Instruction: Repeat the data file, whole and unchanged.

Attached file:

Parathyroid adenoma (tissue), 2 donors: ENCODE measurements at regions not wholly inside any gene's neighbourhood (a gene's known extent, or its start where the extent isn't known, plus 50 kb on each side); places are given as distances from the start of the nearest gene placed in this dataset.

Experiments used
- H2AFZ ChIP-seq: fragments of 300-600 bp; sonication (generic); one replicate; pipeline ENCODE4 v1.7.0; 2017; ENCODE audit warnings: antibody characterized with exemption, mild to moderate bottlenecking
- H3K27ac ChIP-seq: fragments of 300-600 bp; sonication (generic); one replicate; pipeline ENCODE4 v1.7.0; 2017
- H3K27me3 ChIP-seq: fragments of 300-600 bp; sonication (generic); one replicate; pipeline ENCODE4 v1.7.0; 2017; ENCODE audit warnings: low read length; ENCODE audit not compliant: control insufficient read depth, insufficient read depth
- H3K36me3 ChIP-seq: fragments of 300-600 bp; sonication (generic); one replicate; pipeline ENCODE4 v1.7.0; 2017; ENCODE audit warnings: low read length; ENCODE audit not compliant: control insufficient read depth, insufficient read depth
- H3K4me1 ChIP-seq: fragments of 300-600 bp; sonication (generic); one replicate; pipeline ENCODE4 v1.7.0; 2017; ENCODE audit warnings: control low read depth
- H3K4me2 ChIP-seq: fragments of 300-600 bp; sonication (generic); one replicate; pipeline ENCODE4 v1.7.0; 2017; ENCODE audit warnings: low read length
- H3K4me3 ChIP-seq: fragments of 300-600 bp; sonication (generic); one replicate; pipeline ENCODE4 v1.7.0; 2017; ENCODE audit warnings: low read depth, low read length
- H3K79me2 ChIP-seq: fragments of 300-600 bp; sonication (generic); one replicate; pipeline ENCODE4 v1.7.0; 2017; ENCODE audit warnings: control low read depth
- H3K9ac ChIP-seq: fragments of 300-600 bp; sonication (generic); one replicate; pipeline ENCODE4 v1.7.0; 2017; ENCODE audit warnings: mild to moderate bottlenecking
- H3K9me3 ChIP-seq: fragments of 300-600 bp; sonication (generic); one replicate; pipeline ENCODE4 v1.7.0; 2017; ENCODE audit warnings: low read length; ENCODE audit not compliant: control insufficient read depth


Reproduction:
Parathyroid adenoma (tissue), 2 donors: ENCODE measurements at regions not wholly inside any gene's neighbourhood (a gene's known extent, or its start where the extent isn't known, plus 50 kb on each side); places are given as distances from the start of the nearest gene placed in this dataset.

Experiments used
- H2AFZ ChIP-seq: fragments of 300-600 bp; sonication (generic); one replicate; pipeline ENCODE4 v1.7.0; 2017; ENCODE audit warnings: antibody characterized with exemption, mild to moderate bottlenecking
- H3K27ac ChIP-seq: fragments of 300-600 bp; sonication (generic); one replicate; pipeline ENCODE4 v1.7.0; 2017
- H3K27me3 ChIP-seq: fragments of 300-600 bp; sonication (generic); one replicate; pipeline ENCODE4 v1.7.0; 2017; ENCODE audit warnings: low read length; ENCODE audit not compliant: control insufficient read depth, insufficient read depth
- H3K36me3 ChIP-seq: fragments of 300-600 bp; sonication (generic); one replicate; pipeline ENCODE4 v1.7.0; 2017; ENCODE audit warnings: low read length; ENCODE audit not compliant: control insufficient read depth, insufficient read depth
- H3K4me1 ChIP-seq: fragments of 300-600 bp; sonication (generic); one replicate; pipeline ENCODE4 v1.7.0; 2017; ENCODE audit warnings: control low read depth
- H3K4me2 ChIP-seq: fragments of 300-600 bp; sonication (generic); one replicate; pipeline ENCODE4 v1.7.0; 2017; ENCODE audit warnings: low read length
- H3K4me3 ChIP-seq: fragments of 300-600 bp; sonication (generic); one replicate; pipeline ENCODE4 v1.7.0; 2017; ENCODE audit warnings: low read depth, low read length
- H3K79me2 ChIP-seq: fragments of 300-600 bp; sonication (generic); one replicate; pipeline ENCODE4 v1.7.0; 2017; ENCODE audit warnings: control low read depth
- H3K9ac ChIP-seq: fragments of 300-600 bp; sonication (generic); one replicate; pipeline ENCODE4 v1.7.0; 2017; ENCODE audit warnings: mild to moderate bottlenecking
- H3K9me3 ChIP-seq: fragments of 300-600 bp; sonication (generic); one replicate; pipeline ENCODE4 v1.7.0; 2017; ENCODE audit warnings: low read length; ENCODE audit not compliant: control insufficient read depth